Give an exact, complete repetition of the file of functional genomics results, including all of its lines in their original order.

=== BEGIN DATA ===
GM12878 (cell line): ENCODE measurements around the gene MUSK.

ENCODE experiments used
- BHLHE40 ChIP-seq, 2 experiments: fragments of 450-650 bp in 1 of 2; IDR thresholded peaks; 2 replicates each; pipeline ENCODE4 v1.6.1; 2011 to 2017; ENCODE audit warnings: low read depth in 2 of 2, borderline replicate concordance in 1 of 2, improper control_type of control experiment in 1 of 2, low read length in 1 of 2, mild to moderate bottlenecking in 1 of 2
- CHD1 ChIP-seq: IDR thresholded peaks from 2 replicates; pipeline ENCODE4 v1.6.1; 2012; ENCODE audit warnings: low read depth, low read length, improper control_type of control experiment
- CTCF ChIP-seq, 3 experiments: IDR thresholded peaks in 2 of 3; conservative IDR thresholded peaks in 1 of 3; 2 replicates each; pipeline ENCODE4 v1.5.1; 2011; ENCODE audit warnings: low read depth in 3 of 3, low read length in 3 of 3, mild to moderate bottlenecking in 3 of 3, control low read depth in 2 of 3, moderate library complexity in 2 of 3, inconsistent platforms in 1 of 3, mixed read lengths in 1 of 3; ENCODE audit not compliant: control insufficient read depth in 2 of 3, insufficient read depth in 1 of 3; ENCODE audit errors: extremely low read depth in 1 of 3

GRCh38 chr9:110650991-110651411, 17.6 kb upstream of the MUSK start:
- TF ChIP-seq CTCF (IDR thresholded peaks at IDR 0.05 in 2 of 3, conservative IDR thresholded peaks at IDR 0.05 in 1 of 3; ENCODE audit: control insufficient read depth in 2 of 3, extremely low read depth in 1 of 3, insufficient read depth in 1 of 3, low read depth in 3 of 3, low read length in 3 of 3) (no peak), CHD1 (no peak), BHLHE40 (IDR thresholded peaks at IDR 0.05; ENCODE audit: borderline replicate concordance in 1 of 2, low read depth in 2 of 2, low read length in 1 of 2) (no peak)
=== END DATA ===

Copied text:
GM12878 (cell line): ENCODE measurements around the gene MUSK.

ENCODE experiments used
- BHLHE40 ChIP-seq, 2 experiments: fragments of 450-650 bp in 1 of 2; IDR thresholded peaks; 2 replicates each; pipeline ENCODE4 v1.6.1; 2011 to 2017; ENCODE audit warnings: low read depth in 2 of 2, borderline replicate concordance in 1 of 2, improper control_type of control experiment in 1 of 2, low read length in 1 of 2, mild to moderate bottlenecking in 1 of 2
- CHD1 ChIP-seq: IDR thresholded peaks from 2 replicates; pipeline ENCODE4 v1.6.1; 2012; ENCODE audit warnings: low read depth, low read length, improper control_type of control experiment
- CTCF ChIP-seq, 3 experiments: IDR thresholded peaks in 2 of 3; conservative IDR thresholded peaks in 1 of 3; 2 replicates each; pipeline ENCODE4 v1.5.1; 2011; ENCODE audit warnings: low read depth in 3 of 3, low read length in 3 of 3, mild to moderate bottlenecking in 3 of 3, control low read depth in 2 of 3, moderate library complexity in 2 of 3, inconsistent platforms in 1 of 3, mixed read lengths in 1 of 3; ENCODE audit not compliant: control insufficient read depth in 2 of 3, insufficient read depth in 1 of 3; ENCODE audit errors: extremely low read depth in 1 of 3

GRCh38 chr9:110650991-110651411, 17.6 kb upstream of the MUSK start:
- TF ChIP-seq CTCF (IDR thresholded peaks at IDR 0.05 in 2 of 3, conservative IDR thresholded peaks at IDR 0.05 in 1 of 3; ENCODE audit: control insufficient read depth in 2 of 3, extremely low read depth in 1 of 3, insufficient read depth in 1 of 3, low read depth in 3 of 3, low read length in 3 of 3) (no peak), CHD1 (no peak), BHLHE40 (IDR thresholded peaks at IDR 0.05; ENCODE audit: borderline replicate concordance in 1 of 2, low read depth in 2 of 2, low read length in 1 of 2) (no peak)